At first, the open space was just that, open space. The Bernards Township Planning Board was considering the corner of Somerville Road and Church Street for a new retail commercial development space. It seemed as if a 40-acre tract, part of the Allan-Deane property, would be rezoned as a residential area with a conditional retail and commercial use. The board projected the property could accommodate up to 150,000 square feet of commercial and retail space. The recommendation, made in front of an angry crowd of about 150 residents, was never implemented by the Township Committee.
School – Retail Space – Park – Golf Course
The site was part of the 1,166-acre Hills Development Company tract before it was dedicated to the township for recreational purposes. The Hills development, which was approved for 1,886 homes, was nearing completion. Building the park was not always assured. In the 1975 township master plan, the site was earmarked for a future school.
In August 1992, after Hills had agreed to dedicate the site, the Township Committee rejected a proposal by the Diocese of Metuchen to buy a 10-acre portion for a future Roman Catholic parish. Committee members said they wanted to keep the l and intact. A contract to design the park was awarded to T&M Associates of Middletown in May 1994. Funding for the park was approved in 1998, with the groundbreaking occurring in March 1999. A dedication was scheduled for June 2000 but was delayed after one of the contractors defaulted.
As a dedicated volunteer and planning expert in Bernards Township, it was really a no brainer when the property was dedicated for recreational purposes and the Township Committee voted to name the area after Harry Dunham.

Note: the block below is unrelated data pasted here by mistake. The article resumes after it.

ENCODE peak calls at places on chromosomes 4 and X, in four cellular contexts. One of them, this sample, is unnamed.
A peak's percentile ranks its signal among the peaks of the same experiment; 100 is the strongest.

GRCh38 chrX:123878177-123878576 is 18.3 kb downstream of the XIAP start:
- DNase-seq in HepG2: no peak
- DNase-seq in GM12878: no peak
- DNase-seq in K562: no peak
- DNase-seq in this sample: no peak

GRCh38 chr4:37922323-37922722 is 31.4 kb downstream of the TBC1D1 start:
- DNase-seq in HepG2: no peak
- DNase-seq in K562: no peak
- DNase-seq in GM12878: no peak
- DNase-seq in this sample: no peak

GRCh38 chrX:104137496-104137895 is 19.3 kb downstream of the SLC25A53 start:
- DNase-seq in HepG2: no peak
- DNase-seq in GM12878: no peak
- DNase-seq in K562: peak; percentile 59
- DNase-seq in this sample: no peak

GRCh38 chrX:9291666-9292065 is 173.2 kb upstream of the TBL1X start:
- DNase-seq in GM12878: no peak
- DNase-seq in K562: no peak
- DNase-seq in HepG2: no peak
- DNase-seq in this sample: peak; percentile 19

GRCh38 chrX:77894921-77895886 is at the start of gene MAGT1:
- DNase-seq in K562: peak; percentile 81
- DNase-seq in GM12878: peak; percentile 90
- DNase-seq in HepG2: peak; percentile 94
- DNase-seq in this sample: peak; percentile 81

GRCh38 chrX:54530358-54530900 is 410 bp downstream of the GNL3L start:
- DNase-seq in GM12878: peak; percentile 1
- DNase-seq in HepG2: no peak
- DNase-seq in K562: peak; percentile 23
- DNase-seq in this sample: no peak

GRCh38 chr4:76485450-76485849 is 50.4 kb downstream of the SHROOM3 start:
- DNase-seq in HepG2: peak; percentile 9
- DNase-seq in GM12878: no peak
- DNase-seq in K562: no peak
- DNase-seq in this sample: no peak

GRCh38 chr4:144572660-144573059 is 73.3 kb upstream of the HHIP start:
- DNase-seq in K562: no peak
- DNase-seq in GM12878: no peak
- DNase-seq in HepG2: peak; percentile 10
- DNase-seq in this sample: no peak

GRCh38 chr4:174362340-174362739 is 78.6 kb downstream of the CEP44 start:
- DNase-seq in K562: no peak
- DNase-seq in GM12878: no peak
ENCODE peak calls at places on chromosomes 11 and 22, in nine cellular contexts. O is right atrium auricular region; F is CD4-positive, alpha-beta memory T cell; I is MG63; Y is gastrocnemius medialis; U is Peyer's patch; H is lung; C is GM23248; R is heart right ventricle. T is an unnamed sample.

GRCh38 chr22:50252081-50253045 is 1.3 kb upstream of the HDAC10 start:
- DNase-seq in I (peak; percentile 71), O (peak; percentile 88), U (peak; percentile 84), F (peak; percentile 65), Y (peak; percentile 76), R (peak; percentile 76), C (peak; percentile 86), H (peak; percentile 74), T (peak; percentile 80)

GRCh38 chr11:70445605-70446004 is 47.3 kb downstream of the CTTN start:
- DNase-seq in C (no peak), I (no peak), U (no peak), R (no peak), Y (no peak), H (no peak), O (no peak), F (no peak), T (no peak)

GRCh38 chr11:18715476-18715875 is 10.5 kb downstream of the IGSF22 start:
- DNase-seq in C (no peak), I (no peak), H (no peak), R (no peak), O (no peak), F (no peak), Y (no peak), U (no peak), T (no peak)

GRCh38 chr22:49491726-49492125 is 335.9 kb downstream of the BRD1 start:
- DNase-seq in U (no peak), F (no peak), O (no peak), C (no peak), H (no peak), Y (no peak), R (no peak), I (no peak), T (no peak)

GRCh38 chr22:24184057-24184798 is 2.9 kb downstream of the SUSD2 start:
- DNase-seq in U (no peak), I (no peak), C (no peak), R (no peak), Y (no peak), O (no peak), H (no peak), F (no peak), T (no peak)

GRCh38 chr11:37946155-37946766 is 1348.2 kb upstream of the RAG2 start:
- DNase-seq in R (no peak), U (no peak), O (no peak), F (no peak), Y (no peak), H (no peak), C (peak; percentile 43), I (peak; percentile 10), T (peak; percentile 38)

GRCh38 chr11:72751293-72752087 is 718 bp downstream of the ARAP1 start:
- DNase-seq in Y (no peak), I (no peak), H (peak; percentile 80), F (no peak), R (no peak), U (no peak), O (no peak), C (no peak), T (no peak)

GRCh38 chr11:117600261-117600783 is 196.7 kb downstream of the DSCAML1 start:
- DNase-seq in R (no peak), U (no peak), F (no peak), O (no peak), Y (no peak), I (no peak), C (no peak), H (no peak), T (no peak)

There was Almost a Golf Course
Peter Messina, former Township Engineer for Bernards Twp. noted in a brief discussion with MLH back in 2008, the United States Golf Association which had relocated just up the road from the park, was interested in expanding its presence down Liberty Corner Road and build a noteworthy golf course as part of the USGA campus. While the USGA never built the 18 hole course, they also had ideas of creating a 4-hole attraction at the USGA.
“The USGA course was going to be designed by Robert Trent Jones, and it would have been two holes down, and two holes back to the USGA house. We had a number of private meetings and discussions, but nothing ever materialized. So they then tried just down the road on the Church Street property. ” While a course didn’t materialize at what is now Harry Dunham Park, the only course that did materialize in the end was the development of the New Jersey National Golf Course which to the west of the USGA facilities, but has no affiliation to the USGA property.” The park dodged a golfing bullet.
The 69 Acre Park
On Sunday, June 3, 2001 the park, consisting of 69 acres at Liberty Corner and Somerville Roads and bounded by the Dead River, was named for the late Harry M. Dunham.
“My father would be very pleased with the outcome of this park. I think it reflects his philosophy about how open space should be used.”Janet Seely of Chester, one of Harry Dunham’s two daughters